On Oct. 23, U.S. District Judge F. Dennis Saylor IV approved the removal of a supplement within an expert report in a consolidated suit of 58 cases against pharmaceutical company GlaxoSmitheKline’s anti-nausea medication, Zofran. Plaintiffs argue that the drug causes birth defects when taken by pregnant women.

The supplement removed, provided by Swedish researcher Dr. Bengt R. Danielsson, added information about birth defects gleaned from then-recently released studies.

Judge Saylor stated that since “the [studies] do not change [Dr. Danielsson’s] opinion in this case,” the Zofran study exclusion was not damaging to Dr. Danielsson’s expert testimony and the plaintiffs “do not have a compelling need for the late evidence.”

Dr. Danielsson’s testimony was one of many pieces of evidence condemning the pharmaceutical company for promoting its anti-nausea drug for morning sickness, despite the fact that it wasn’t approved by the FDA for use in pregnant women at the time. 

According to the plaintiffs, whose suits were consolidated in 2015, Zofran has only been approved for nausea related to cancer and surgery.

GlaxoSmithKline argued there was a lack of general causation evidence to show Zofran caused any injuries aside from heart defects and isolated cleft palate. The plaintiffs have previously stipulated they lacked scientific evidence to prove Zofran caused those two conditions.

In reference to a particular suit, Judge Saylor wrote “the only issue is whether Zofran can cause heart defects of the type that the child suffered, with or without the presence of any other defects." That issue remains an open question, Judge Saylor said in allowing the case to proceed.

"At least two experts have opined that, based on their fields of expertise, Zofran can cause cleft lip with or without cleft palate," Judge Saylor wrote. "That expert testimony is sufficient to create a genuine dispute as to that issue."

Per the official court report, defendant GlaxoSMithKline LLC (“GSK”) moved for summary judgment of all individual cases based on a lack of general-causation evidence that Zofran can cause injuries other than cardiac defects and isolated cleft palate.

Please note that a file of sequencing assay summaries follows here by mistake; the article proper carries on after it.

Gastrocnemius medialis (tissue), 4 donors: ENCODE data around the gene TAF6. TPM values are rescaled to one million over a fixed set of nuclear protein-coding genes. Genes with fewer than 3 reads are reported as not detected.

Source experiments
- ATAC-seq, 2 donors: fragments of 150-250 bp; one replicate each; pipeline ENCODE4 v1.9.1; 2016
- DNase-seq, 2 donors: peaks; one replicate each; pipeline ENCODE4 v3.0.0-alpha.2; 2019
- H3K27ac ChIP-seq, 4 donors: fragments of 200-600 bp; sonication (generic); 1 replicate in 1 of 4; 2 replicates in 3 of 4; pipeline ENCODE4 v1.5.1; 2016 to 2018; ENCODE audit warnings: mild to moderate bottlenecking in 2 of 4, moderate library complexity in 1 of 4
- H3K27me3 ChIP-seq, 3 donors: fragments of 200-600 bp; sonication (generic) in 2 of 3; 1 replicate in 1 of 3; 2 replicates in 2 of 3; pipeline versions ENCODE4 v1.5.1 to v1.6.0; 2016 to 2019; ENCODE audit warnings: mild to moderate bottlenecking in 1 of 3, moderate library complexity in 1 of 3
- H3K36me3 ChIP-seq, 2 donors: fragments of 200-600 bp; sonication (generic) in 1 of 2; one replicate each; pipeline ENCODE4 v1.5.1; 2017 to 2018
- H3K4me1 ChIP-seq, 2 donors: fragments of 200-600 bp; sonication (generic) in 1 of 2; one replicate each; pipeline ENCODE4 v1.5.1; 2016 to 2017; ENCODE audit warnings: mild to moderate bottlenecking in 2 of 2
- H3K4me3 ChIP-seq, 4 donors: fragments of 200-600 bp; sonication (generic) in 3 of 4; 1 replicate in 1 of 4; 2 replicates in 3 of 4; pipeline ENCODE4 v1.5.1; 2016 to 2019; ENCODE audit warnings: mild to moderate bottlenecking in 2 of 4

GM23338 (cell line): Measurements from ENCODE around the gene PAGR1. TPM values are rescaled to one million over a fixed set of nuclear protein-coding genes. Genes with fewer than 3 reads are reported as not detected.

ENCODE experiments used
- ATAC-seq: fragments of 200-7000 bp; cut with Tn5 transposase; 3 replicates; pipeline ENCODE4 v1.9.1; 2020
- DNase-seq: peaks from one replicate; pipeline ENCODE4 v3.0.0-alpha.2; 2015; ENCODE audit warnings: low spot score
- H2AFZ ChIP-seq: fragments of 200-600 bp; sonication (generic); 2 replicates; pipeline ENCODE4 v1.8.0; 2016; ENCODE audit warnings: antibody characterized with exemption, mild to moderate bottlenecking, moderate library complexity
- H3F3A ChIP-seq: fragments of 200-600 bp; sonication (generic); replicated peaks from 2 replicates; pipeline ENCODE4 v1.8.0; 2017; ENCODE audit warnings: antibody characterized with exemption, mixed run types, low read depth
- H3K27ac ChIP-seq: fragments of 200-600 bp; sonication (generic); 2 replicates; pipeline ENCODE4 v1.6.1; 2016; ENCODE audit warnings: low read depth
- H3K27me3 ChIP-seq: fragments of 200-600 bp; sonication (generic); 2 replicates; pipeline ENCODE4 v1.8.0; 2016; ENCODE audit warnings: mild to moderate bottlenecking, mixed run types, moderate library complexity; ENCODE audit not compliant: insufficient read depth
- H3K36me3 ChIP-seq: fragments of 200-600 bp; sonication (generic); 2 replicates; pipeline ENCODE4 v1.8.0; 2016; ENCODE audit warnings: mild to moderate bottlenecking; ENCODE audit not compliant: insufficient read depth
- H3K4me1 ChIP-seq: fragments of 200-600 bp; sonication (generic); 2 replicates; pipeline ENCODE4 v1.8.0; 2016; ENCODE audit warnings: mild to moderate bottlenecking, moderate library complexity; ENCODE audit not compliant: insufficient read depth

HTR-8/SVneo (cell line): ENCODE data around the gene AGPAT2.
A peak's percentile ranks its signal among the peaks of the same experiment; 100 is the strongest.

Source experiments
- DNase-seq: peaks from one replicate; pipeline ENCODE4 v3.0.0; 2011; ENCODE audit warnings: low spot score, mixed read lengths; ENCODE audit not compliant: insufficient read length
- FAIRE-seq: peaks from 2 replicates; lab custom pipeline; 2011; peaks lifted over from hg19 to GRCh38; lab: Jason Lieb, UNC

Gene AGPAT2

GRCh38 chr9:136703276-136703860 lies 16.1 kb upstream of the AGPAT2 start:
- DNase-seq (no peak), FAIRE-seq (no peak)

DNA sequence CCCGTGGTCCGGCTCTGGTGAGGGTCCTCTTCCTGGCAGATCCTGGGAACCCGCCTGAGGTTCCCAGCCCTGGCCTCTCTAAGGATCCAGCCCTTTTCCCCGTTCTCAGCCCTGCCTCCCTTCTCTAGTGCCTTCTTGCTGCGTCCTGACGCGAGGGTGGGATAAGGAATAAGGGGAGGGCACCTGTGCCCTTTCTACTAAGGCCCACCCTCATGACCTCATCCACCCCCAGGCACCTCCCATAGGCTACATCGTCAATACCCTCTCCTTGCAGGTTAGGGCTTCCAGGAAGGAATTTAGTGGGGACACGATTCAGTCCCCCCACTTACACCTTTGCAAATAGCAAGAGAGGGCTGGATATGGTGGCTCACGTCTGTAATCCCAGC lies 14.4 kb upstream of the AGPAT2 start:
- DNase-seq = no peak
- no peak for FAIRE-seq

The report concluded, “[GSK’s] motion for summary judgment based on lack of general causation evidence is GRANTED as to plaintiffs Boswell (15-cv-13940), Griffin- 16 Sperbeck (17-cv-10097), Guzman (17-cv-11035), Jones (16-cv-11518), and Mandoyan (15-cv13564), and is otherwise DENIED.”

While the listed five cases were removed from the consolidated suit, 53 of the original 58 cases were allowed to proceed.

With over 200 filed complaints about birth defects tied to use of Zofran by pregnant women, the public demands an update to warning labeling. GlaxoSmithKline, however, has taken no such action to publicly address and warn of the patient-reported risks.

This is not GlaxoSmithKline’s first time facing legal lashback for its promotion of Zofran.

Between 2002 and 2004, the U.S. Department of Justice brought the pharmaceutical company to court for illegally promoting off-label uses for many of their products, including Zofran. GlaxoSmithKline settled these claims in 2012 for $3 billion without admission of guilt.

GlaxoSmithKline’s earlier motion this year attempting to motion for summary judgment dates back to July 2019. The company argued that the FDA already conducted exhaustive research on Zofran, after which they did not deem it fit to label birth defects as a potential side effect of the drug.

Though Judge Saylor decided the jury must make that decision, he has since been forced to decide the matter himself following the Supreme Court case Merck v. Albrecht which stated that judges, not juries, must interpret and apply the FDA’s rules about warnings and labels.

Zofran litigation continues, with the question of its safety for pregnant women still in dispute.